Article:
The world’s largest cut emerald is set to go up for auction – and is expected to fetch $1.15 million.
The 57,500-carat stone, which is the size of a watermelon, is scheduled to go under the hammer tomorrow by Western Star Auctions in British Columbia.
The gem, named Teodora, was found in Brazil and cut in India, before being sold to rare gems dealer Reagan Reaney in Calgary – but there are doubts over whether it is in fact a true emerald.
A BIG GREEN FAKE?
Emeralds are a green form of the mineral beryl, which is usually white. White beryl is so common that it’s worthless. But green beryl–emeralds–is rare and worth a lot of money. The darker the green, the more an emerald is likely to be worth.
As a result, many dishonest people dye white beryl green. Then they pass off their fakes as emeralds. Some gem experts say that Teodora is too big to be a real emerald. They think it must be white beryl that has been dyed.
Jeff Nechka, a gem expert in western Canada, was brought in to test Teodora to see if it’s real. “At first I was very skeptical,” says Nechka. “Anything this large occurring in nature is extremely rare.”
Nechka did find evidence that Teodora had been dyed. However, he says other factors—like its structure—show that it started off as a genuine green emerald. Someone simply dyed it a darker shade of green in an attempt to make it worth more. Nechka is the one who estimated that Teodora is worth $1.15 million, even with the dye job.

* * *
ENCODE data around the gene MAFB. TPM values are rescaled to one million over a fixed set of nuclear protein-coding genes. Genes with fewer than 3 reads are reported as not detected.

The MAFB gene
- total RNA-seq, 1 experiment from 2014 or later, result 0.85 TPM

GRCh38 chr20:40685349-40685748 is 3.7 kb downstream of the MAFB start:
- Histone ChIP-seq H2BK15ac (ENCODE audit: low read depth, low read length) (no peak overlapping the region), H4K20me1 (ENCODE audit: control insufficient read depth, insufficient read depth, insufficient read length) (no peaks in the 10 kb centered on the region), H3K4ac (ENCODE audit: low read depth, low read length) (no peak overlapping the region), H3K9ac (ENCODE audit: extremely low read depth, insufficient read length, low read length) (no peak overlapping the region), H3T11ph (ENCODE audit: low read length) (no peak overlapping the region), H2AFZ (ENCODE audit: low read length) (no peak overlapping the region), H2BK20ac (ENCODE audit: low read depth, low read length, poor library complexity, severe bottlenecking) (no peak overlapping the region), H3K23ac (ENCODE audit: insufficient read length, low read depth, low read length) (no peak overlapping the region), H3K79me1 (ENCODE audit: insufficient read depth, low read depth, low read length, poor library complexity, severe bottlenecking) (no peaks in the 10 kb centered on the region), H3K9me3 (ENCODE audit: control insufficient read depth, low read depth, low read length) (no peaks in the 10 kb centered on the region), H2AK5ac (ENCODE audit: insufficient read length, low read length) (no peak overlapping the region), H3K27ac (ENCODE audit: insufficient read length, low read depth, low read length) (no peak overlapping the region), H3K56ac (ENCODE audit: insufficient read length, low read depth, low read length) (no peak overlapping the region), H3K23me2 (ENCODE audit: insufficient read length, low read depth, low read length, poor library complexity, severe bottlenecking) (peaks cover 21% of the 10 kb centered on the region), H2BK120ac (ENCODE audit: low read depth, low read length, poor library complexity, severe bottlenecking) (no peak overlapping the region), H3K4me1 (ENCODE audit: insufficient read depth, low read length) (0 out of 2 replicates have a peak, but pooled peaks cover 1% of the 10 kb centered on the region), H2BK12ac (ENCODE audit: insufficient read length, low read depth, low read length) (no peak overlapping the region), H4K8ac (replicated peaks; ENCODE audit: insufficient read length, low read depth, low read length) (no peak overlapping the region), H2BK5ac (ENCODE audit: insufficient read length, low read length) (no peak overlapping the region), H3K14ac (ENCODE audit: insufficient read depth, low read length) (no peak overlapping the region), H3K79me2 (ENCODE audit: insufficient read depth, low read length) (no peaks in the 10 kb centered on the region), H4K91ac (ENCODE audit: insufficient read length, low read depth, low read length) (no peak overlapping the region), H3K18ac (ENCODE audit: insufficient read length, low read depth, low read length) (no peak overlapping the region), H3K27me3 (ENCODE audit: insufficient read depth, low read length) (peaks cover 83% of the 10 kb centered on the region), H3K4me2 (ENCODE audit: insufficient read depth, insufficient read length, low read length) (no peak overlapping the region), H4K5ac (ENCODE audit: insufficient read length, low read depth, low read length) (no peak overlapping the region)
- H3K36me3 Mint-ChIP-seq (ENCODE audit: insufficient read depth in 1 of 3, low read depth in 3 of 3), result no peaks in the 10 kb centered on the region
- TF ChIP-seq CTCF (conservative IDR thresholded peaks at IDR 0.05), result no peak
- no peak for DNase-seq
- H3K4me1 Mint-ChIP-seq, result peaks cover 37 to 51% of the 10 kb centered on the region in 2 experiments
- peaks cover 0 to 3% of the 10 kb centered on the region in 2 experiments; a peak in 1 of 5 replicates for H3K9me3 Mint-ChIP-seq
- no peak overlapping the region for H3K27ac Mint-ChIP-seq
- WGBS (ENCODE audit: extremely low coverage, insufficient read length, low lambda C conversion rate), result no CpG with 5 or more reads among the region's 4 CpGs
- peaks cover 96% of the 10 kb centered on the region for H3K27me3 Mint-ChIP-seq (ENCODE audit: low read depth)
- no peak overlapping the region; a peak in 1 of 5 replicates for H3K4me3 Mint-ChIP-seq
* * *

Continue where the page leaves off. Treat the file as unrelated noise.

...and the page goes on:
Both Nechka and Teodora’s current owner, Regan Reaney, say that it could be sold at auction for much more.
Shane McClure, director of GIA’s West Coast Identification Service, who cautions he hasn’t looked at the stone, says that, if there is any white beryl in the stone, GIA would likely term it “beryl with zones of emerald.”
But the presence of dye brings up further doubts.
“We probably would not call it emerald no matter what,” he says. “They seem to think there is indication of natural green coloration but we wouldn’t call it emerald in any case.”
Owner Of Emerald Arrested
Reaney’s arrest was as a result of fraud offenses, said RCMP Constable Kris Clark reported :
“The Kelowna RCMP became aware of his warrants through interaction with Reaney and made the arrest once Ontario agreed to return him to their jurisdiction. Reaney is known to police in Ontario, but is new to Kelowna and had no other dealings with the RCMP here.” Read the report by the Kelowna Daily Courier.
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